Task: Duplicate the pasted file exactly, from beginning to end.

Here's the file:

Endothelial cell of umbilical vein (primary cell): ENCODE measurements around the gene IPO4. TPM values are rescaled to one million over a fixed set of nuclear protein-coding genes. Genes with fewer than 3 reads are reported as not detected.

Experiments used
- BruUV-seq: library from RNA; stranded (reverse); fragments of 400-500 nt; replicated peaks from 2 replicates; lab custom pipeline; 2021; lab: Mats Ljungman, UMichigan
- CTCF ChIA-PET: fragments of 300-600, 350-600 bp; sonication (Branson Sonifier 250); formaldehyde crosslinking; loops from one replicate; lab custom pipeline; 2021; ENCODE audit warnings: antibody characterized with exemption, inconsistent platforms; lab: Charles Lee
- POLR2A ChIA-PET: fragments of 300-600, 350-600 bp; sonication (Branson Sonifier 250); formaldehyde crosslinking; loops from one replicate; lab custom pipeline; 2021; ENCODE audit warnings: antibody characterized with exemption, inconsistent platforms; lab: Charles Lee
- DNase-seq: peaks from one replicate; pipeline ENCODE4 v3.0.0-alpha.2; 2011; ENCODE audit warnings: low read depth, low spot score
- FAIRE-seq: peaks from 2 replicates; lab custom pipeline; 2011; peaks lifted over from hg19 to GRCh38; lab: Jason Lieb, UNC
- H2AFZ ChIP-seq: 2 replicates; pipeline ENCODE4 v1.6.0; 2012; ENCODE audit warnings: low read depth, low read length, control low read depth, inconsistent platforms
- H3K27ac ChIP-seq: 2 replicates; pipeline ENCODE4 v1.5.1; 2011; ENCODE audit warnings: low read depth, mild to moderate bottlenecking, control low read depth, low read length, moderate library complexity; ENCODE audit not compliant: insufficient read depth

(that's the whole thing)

Endothelial cell of umbilical vein (primary cell): ENCODE measurements around the gene IPO4. TPM values are rescaled to one million over a fixed set of nuclear protein-coding genes. Genes with fewer than 3 reads are reported as not detected.

Experiments used
- BruUV-seq: library from RNA; stranded (reverse); fragments of 400-500 nt; replicated peaks from 2 replicates; lab custom pipeline; 2021; lab: Mats Ljungman, UMichigan
- CTCF ChIA-PET: fragments of 300-600, 350-600 bp; sonication (Branson Sonifier 250); formaldehyde crosslinking; loops from one replicate; lab custom pipeline; 2021; ENCODE audit warnings: antibody characterized with exemption, inconsistent platforms; lab: Charles Lee
- POLR2A ChIA-PET: fragments of 300-600, 350-600 bp; sonication (Branson Sonifier 250); formaldehyde crosslinking; loops from one replicate; lab custom pipeline; 2021; ENCODE audit warnings: antibody characterized with exemption, inconsistent platforms; lab: Charles Lee
- DNase-seq: peaks from one replicate; pipeline ENCODE4 v3.0.0-alpha.2; 2011; ENCODE audit warnings: low read depth, low spot score
- FAIRE-seq: peaks from 2 replicates; lab custom pipeline; 2011; peaks lifted over from hg19 to GRCh38; lab: Jason Lieb, UNC
- H2AFZ ChIP-seq: 2 replicates; pipeline ENCODE4 v1.6.0; 2012; ENCODE audit warnings: low read depth, low read length, control low read depth, inconsistent platforms
- H3K27ac ChIP-seq: 2 replicates; pipeline ENCODE4 v1.5.1; 2011; ENCODE audit warnings: low read depth, mild to moderate bottlenecking, control low read depth, low read length, moderate library complexity; ENCODE audit not compliant: insufficient read depth